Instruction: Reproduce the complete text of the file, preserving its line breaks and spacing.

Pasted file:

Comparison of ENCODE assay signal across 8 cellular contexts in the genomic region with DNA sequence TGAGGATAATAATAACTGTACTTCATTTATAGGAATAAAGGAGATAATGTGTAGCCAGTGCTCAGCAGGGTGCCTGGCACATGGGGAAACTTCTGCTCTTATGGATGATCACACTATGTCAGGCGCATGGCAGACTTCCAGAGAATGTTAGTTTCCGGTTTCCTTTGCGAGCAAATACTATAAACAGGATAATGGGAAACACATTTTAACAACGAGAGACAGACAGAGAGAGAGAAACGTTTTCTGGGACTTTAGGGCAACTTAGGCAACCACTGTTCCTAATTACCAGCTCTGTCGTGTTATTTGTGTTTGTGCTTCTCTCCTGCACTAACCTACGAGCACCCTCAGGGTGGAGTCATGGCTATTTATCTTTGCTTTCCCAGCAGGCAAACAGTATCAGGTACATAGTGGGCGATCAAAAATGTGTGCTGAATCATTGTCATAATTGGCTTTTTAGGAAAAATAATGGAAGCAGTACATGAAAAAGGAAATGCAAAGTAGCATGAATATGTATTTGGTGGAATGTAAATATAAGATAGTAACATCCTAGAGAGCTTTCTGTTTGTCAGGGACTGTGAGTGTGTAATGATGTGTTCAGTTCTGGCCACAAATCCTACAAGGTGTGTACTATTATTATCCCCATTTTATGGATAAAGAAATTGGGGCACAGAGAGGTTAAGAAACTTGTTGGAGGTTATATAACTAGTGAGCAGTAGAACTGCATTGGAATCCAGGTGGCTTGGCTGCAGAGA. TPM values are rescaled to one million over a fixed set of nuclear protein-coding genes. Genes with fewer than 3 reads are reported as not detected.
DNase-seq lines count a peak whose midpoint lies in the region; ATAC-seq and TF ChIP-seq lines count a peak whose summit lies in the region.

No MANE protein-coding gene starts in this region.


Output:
Comparison of ENCODE assay signal across 8 cellular contexts in the genomic region with DNA sequence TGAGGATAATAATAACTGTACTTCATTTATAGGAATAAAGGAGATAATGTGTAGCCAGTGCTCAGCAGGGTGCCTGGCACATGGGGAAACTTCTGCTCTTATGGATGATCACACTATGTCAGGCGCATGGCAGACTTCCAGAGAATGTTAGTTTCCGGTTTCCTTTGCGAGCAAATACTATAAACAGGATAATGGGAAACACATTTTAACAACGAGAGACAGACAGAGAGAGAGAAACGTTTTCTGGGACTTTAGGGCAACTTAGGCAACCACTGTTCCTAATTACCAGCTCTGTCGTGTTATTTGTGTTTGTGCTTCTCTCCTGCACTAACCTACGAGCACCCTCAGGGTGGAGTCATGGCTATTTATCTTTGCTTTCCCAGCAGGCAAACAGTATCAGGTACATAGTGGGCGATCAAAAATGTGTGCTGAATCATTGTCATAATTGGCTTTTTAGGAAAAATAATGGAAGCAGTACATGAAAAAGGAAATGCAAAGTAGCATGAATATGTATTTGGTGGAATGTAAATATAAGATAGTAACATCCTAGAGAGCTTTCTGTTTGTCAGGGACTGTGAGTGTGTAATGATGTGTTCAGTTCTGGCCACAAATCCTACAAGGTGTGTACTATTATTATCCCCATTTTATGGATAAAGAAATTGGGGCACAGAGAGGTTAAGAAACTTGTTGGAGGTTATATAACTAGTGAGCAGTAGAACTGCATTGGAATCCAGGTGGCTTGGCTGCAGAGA. TPM values are rescaled to one million over a fixed set of nuclear protein-coding genes. Genes with fewer than 3 reads are reported as not detected.
DNase-seq lines count a peak whose midpoint lies in the region; ATAC-seq and TF ChIP-seq lines count a peak whose summit lies in the region.

No MANE protein-coding gene starts in this region.